winter, which led to lower electrical usage. Still, the cooperative was busy with service upgrades
and replacement of older lines.
During previous summers you may have seen North Itasca Electric trucks out checking load management receivers.
Even though this is an ongoing activity; the new PLX meters being installed will eliminate this process.
The previous meters had equipment called "turtles" in them, sending signals back to the office every 27 hours.
This made it impossible to know if the load management equipment was functioning properly or not during controlled
periods. The new PLX meters do not require the slow outdated turtle technology and are now able to read each meter
every 15 minutes. The turtle technology at one time was revolutionary and did save much time and expense, but the
new PLX meters save even more as we are able to better monitor activities from the office.
The PLX meter change out began in January 2016 and should be complete in July. Unlike the previous mechanical
meters, PLX meters are digital and do not have moving parts causing them to eventually slow down or wear out. Now
we can receive usage, demand and activities during load control periods throughout the day, pinpointing times when
energy was consumed.
Area events in July include the 2016 Health Expo at Bigfork Valley on Saturday, July 16,
the 33rd annual Blackduck Woodcarvers Festival and Arts & Crafts Show on Saturday, July 30, and
the North Star Stampede and Effie Rodeo Daze on Friday, July 29- Sunday, July 31.
All events will be held rain or shine.
The Health Expo returns to Bigfork Valley in 2016. Held from 1-4 p.m. on Saturday, July 16, this event
includes activities, tours and healthy living resources for all ages. This year displays include blood
typing from North Memorial Blood Centers, the Let’s Go Fishing with Seniors pontoon, North Memorial Air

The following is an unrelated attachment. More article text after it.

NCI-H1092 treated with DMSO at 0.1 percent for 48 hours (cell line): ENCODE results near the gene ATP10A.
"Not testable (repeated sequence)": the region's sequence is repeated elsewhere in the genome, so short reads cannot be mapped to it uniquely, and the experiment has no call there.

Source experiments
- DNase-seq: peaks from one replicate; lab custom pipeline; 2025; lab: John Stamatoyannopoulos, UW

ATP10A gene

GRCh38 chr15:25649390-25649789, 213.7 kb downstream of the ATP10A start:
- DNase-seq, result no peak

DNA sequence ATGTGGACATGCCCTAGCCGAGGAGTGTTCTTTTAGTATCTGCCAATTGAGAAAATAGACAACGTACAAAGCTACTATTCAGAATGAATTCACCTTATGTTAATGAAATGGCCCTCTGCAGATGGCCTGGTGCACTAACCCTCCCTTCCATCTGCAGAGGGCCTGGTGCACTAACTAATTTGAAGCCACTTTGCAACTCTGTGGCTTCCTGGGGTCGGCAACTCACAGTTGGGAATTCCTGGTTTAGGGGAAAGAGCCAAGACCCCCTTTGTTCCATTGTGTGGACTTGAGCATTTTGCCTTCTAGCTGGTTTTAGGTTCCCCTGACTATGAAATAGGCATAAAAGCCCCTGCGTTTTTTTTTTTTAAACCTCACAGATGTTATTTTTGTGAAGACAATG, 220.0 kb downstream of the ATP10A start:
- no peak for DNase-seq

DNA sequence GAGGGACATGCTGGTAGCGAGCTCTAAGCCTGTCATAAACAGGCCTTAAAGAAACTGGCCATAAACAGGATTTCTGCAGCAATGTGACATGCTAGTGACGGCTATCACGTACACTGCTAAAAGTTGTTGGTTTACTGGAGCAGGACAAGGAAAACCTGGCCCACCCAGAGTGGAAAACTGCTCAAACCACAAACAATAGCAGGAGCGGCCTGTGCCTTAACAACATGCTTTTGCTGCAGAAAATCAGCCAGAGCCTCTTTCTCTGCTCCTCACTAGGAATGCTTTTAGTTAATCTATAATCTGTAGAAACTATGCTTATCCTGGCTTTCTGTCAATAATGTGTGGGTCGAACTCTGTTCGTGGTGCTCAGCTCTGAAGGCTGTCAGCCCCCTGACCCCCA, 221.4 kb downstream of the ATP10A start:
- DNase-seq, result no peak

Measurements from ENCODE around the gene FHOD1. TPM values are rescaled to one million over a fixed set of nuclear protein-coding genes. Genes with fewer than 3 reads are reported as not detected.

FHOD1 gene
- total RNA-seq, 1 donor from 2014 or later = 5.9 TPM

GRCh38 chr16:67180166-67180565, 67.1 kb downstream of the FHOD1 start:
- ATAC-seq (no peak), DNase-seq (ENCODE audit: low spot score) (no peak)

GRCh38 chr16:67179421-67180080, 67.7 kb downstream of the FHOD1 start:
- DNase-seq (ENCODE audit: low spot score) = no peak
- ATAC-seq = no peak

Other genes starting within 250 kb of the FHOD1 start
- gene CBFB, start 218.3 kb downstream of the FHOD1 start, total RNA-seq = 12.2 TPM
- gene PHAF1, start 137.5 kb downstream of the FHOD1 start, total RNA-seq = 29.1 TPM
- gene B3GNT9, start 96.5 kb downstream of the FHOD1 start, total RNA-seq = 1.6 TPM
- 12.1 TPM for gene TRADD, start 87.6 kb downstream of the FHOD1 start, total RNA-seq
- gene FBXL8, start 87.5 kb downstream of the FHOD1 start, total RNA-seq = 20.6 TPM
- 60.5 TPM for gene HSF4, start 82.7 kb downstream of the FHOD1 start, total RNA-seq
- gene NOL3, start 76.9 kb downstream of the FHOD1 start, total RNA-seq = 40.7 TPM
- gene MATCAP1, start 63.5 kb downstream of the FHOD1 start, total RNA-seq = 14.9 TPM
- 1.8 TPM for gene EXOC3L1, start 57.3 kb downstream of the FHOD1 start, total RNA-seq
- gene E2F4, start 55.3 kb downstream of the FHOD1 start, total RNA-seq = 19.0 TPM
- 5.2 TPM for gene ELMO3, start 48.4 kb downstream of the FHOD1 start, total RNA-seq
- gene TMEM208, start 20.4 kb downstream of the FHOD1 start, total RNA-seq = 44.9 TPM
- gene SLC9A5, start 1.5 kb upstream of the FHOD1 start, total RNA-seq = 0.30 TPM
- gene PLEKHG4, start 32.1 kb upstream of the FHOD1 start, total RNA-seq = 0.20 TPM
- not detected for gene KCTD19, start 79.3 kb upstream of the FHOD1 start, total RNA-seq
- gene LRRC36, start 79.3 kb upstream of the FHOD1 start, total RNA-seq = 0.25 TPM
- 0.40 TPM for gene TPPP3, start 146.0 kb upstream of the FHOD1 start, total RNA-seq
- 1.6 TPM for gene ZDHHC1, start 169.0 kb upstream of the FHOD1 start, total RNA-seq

Ambulance (weather and emergencies permitting), a chance to operate and/or recharge a fire extinguisher,
phenologist John Latimer and many more area resources plus the event’s famous root beer floats. Visit
BigforkValley.org or Facebook.com/bigforkvalley for more information.
Bowstring Chapel Annual Pie & Ice Cream Social, Hot Lunch & Bake Sale, 4:30-7 p.m. Free will offering benefits food shelves, children's programs and more.
Opening of juried exhibit Art on the Edge at the Edge Gallery, Bigfork, 5-7 p.m. Show runs until July 30. Voting for People's Choice until 6 p.m.
Annual July 4 celebration in Big Falls. Community events, parade and fireworks.
Last day of school, Deer River, Bigfork
Storytelling at Marcell Town Hall, 6 p.m. Subject: "Your favorite play or movie." All ages welcome, Coffee and treats served..
Deer River Lions host the 68th Annual Wild Rice Festival. July 8: Pow Wow, live music; July 9: Wild Rice Run,
medallion hunt, bike rodeo fireworks; July 10: parade, kidde tractor pull. Midway, flea market. See wildricefestival.com.
Riley’s 10th annual Pig-Eye Memorial Scramble, 9 a.m. Blueberry Hills Golf Course. Teams up to 5 person, $25/person. Call Jon, (218) 832-3656.